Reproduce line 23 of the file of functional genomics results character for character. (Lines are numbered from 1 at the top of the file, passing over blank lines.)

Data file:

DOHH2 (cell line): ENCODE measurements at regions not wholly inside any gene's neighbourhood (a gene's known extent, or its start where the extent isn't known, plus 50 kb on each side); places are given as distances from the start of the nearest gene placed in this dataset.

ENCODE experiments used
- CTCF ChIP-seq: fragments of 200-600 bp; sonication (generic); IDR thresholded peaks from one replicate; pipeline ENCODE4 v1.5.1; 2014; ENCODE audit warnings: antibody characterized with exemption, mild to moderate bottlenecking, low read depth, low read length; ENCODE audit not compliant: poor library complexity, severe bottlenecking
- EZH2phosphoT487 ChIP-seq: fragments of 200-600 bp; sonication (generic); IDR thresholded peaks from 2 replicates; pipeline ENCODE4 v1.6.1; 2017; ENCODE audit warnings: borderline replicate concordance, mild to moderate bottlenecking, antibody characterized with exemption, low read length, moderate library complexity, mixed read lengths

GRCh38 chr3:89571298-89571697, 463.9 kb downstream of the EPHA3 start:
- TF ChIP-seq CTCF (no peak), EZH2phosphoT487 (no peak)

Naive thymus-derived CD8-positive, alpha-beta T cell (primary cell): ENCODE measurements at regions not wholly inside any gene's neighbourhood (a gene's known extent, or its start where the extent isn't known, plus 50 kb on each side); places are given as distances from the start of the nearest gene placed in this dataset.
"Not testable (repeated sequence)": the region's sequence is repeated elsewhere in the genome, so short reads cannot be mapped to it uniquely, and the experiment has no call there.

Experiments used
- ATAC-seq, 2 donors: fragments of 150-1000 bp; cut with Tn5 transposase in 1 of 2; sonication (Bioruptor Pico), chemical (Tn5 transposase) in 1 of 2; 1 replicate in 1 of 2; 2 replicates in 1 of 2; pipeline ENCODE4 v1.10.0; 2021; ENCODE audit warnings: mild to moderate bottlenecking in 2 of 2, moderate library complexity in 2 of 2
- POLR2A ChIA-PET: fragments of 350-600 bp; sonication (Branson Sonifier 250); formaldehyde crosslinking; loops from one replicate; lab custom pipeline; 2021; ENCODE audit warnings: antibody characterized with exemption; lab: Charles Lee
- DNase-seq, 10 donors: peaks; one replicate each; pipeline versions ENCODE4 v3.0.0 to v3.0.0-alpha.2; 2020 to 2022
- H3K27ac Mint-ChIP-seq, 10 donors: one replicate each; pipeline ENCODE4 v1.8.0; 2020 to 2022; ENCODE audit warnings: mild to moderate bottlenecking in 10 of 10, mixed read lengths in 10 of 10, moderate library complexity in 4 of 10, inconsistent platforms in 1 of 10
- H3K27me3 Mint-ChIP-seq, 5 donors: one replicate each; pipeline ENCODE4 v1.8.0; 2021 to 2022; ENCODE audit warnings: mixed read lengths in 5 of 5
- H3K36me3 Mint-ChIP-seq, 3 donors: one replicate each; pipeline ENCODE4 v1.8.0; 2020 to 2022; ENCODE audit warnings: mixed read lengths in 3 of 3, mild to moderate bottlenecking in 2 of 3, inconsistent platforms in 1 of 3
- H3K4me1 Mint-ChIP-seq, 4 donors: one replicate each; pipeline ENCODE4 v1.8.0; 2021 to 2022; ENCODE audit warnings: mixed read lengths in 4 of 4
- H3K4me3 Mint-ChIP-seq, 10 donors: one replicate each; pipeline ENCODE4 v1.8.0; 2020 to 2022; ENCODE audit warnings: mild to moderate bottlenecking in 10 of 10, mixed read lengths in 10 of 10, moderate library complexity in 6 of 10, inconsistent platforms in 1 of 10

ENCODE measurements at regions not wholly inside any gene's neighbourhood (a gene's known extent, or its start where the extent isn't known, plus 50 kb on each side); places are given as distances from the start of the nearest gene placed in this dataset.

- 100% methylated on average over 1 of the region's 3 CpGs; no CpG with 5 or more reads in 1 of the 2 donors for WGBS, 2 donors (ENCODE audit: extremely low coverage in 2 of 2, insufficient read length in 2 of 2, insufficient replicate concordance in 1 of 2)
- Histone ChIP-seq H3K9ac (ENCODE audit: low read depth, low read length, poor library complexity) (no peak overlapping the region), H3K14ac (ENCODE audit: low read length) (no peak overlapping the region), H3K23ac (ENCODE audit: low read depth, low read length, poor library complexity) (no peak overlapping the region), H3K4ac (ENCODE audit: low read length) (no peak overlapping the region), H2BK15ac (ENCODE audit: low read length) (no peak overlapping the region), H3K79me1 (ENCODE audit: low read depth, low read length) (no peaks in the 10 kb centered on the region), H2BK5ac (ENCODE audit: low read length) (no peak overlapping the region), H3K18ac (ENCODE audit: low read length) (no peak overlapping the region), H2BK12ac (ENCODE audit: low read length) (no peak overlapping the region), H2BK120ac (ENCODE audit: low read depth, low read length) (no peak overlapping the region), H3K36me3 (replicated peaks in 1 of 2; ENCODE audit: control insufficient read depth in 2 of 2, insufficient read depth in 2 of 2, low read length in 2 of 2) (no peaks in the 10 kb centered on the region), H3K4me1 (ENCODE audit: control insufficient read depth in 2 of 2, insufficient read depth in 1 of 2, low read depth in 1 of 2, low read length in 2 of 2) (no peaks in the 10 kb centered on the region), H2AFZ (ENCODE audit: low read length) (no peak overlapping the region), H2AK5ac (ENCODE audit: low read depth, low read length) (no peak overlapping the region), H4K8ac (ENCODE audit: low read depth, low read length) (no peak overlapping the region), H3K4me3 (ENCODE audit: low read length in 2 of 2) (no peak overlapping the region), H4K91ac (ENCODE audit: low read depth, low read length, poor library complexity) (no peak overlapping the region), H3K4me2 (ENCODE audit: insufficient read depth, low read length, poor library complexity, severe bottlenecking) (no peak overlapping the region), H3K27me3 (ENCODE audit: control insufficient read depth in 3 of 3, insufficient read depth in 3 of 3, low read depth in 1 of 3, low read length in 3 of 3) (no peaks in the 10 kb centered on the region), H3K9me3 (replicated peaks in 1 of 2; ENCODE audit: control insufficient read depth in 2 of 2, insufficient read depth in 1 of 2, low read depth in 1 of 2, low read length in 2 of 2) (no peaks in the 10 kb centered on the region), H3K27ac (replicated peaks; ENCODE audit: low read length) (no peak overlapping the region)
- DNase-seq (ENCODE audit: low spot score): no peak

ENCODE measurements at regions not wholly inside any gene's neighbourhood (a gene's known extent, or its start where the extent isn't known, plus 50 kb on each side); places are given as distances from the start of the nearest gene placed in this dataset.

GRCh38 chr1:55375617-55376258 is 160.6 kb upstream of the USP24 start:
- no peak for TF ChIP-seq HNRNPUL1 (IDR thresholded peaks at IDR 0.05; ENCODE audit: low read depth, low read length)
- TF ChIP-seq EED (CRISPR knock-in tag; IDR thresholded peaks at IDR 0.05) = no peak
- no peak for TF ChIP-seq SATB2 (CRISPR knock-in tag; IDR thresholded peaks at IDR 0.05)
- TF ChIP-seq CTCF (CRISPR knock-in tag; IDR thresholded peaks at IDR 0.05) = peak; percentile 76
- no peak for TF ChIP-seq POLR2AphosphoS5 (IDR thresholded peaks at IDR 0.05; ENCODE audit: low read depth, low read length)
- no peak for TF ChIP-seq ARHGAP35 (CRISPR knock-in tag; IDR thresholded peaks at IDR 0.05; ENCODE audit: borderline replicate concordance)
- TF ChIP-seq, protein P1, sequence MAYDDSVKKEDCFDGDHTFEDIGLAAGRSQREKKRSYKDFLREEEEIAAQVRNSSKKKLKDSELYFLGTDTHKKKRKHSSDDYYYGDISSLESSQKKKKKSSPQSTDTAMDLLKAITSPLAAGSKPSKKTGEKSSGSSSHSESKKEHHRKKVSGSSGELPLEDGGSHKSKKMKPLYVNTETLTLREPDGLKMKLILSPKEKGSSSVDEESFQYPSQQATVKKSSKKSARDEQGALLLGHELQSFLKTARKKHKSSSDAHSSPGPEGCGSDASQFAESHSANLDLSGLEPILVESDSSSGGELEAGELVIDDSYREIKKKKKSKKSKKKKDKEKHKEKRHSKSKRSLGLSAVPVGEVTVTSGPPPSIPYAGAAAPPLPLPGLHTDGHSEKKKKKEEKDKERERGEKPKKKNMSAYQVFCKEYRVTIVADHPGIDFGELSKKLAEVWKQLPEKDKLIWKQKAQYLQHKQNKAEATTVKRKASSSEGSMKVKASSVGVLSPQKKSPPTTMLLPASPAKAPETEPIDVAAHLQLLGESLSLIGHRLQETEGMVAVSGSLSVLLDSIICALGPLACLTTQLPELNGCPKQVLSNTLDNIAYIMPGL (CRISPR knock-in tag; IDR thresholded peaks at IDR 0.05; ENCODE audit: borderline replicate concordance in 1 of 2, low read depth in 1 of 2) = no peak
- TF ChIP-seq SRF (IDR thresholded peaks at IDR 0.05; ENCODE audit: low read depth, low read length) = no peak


GRCh38 chr1:55375617-55376258 is 160.6 kb upstream of the USP24 start: